The ceremony itself was lovely.  The minister said a few words of welcome, and talked about love.  One phrase that stuck with me was he told us to “knock gently on each other’s hearts, and open them to each other in gladness”.  Our friend Lorena, who we gave the title of “Best Woman”, read the chalice lighting words. Lori, my sister-in-law, who was the “Matron of Honor”, read a passage from Robert Fulgum.  Following that was a prayer that Lorena and Lori read together.

Then came the vows – we had each written our own and not shared them at that point.  I was already a bit teary because Lori & Lorena had each teared up a bit during the readings.  I went first because I didn’t want to cry at Jeanne’s and then not be able to get through my own.  Turns out I cried during mine anyway.  But I got through it.  Jeanne’s were touching as well, so I was glad I had a hankie in my pocket!

We exchanged rings and then all of a sudden we were married!  Our recessional was “Can I have this dance” by Anne Murray, so we danced for a bit in front of everyone, and then walked down the aisle.  As everyone left, we stood by the door thanking them for helping us celebrate.  Several of them gave us cards, and one woman actually gave us a gift.  It was a small figurine of 2 people (of indiscriminate gender) embracing – we found out later, it was crafted by a famous local artisan, Isabel Bloom.

We took more photos, went to the minister’s office to sign the paper work, and then went outside to take even more pictures.  Our Matron of Honor, Lori, is a wedding photographer by profession, so she knew just what poses to capture and how to take advantage of the light.  Most of the photos were taken on her camera, so we will get those after she has a chance to upload and edit them.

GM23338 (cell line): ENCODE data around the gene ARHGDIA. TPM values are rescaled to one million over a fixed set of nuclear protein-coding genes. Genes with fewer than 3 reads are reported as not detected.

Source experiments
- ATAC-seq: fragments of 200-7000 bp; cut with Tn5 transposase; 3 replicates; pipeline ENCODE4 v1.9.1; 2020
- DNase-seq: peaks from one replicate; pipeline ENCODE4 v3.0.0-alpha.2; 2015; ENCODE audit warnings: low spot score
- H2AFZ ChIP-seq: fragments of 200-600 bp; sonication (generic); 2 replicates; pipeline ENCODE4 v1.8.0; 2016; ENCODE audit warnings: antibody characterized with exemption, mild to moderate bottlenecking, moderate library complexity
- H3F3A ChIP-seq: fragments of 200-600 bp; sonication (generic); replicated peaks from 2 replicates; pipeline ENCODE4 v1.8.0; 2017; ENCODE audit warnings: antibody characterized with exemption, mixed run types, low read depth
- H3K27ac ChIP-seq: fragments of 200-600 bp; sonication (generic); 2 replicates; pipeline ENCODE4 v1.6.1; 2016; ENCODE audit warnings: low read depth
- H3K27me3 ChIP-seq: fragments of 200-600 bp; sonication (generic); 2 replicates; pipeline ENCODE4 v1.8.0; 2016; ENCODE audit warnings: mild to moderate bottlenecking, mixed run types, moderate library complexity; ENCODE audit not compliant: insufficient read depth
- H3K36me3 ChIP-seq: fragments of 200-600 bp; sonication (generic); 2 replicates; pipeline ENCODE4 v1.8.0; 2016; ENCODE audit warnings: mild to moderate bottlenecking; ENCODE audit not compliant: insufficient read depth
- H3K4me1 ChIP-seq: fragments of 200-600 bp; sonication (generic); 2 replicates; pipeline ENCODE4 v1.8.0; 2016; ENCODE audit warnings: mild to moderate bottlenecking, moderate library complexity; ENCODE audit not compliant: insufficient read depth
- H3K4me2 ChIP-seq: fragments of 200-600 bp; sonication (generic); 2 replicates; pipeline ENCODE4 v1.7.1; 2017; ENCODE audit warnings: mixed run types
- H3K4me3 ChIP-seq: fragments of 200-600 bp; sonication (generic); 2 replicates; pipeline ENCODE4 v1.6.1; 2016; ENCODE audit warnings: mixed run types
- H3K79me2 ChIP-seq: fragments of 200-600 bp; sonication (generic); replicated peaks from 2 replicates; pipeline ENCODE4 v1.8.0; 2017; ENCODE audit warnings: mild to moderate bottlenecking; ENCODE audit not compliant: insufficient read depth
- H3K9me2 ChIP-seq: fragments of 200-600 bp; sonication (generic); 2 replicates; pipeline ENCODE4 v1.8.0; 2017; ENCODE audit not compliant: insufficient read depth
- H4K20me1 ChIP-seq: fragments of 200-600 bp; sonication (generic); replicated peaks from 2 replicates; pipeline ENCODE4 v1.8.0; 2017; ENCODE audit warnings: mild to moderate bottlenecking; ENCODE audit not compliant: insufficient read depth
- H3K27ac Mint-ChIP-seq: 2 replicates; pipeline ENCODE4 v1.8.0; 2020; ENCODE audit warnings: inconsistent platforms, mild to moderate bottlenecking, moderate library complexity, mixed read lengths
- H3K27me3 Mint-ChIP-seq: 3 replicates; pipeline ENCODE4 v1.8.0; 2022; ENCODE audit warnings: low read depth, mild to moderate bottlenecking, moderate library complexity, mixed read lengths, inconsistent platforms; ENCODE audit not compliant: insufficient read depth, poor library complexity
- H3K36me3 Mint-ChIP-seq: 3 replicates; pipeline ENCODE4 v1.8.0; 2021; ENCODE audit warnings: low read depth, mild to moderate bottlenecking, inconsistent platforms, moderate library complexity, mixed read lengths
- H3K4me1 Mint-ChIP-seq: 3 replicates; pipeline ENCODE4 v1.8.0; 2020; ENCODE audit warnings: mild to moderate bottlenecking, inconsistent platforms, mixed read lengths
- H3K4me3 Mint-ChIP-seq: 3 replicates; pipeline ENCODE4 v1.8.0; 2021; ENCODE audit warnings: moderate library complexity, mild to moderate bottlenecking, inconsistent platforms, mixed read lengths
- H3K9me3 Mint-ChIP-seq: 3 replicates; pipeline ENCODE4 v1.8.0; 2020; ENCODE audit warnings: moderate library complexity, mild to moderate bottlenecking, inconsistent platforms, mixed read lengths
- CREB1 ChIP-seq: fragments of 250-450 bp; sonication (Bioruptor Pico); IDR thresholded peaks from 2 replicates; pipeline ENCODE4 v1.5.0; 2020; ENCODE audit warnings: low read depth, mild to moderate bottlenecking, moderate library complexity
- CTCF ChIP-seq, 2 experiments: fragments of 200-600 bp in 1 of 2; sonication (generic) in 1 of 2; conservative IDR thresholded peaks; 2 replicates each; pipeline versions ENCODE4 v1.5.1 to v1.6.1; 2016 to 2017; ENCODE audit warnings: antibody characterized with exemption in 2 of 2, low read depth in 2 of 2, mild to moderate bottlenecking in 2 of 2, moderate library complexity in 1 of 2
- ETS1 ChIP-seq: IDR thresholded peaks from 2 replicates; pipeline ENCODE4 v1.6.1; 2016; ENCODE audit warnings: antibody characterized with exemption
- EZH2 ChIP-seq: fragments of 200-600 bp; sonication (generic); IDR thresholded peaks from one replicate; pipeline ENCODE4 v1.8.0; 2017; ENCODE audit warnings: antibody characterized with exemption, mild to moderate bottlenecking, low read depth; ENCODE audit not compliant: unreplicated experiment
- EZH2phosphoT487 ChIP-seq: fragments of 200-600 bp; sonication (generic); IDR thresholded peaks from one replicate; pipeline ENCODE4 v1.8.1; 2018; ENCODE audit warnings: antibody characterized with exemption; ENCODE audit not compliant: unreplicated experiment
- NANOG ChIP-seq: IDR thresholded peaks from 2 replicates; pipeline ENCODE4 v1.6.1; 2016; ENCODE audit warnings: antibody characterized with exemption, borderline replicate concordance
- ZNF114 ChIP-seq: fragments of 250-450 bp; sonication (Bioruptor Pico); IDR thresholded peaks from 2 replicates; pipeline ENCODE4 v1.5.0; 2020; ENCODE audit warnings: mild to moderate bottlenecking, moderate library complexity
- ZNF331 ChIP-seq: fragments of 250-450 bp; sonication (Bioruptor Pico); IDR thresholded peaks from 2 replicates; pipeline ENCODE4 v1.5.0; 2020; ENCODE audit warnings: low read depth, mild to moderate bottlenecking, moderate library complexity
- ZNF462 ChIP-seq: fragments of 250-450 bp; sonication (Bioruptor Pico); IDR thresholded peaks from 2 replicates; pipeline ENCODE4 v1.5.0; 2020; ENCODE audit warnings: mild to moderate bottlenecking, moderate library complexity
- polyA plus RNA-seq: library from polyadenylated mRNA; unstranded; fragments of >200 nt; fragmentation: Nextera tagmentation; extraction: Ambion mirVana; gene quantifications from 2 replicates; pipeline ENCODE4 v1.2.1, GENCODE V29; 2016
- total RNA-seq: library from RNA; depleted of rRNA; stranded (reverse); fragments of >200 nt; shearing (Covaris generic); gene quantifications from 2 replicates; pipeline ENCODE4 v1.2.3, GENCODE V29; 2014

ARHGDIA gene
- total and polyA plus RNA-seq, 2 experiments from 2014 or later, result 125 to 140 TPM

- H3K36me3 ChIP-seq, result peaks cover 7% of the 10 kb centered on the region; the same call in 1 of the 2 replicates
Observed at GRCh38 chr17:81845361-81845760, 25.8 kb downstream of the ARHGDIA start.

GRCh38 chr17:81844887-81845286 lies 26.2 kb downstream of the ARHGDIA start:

A few photos were taken on iphones. This one turned out well!

It was quite breezy on Saturday, so that presented a challenge, but Lori is experienced in dealing with challenging situations, so I have no doubt the pictures will be amazing.  As we got into the car to leave the church, the rain started up again – just a sprinkle, but we were thrilled that it waited until we were finished with pictures.

We returned to the Beiderbecke to put our feet up and visit for a while.  Michelle had brought Prosecco and sparkling pear juice, so she, Lori & Lorena toasted us and our marriage.  We opened gifts from Michelle and Lorena, opened all the cards from the members of the church, and then got ready to go to dinner.  Fortunately, the rain had stopped again!

We had a 6 pm reservation at Biaggi’s, a wonderful Italian restaurant that has locations around the country, but none in Tennessee, so we hadn’t heard of it before.  I just found it the way I did most of the parts of this weekend – searching on the internet for “Fine Dining in Davenport”.  The atmosphere was warm – literally and figuratively. We were seated near a fireplace in a back room – a round table set for 5.  Lorena sat next to Jeanne, Michelle was next to me, and Lori was across the table from us – perfect vantage point for the photographer!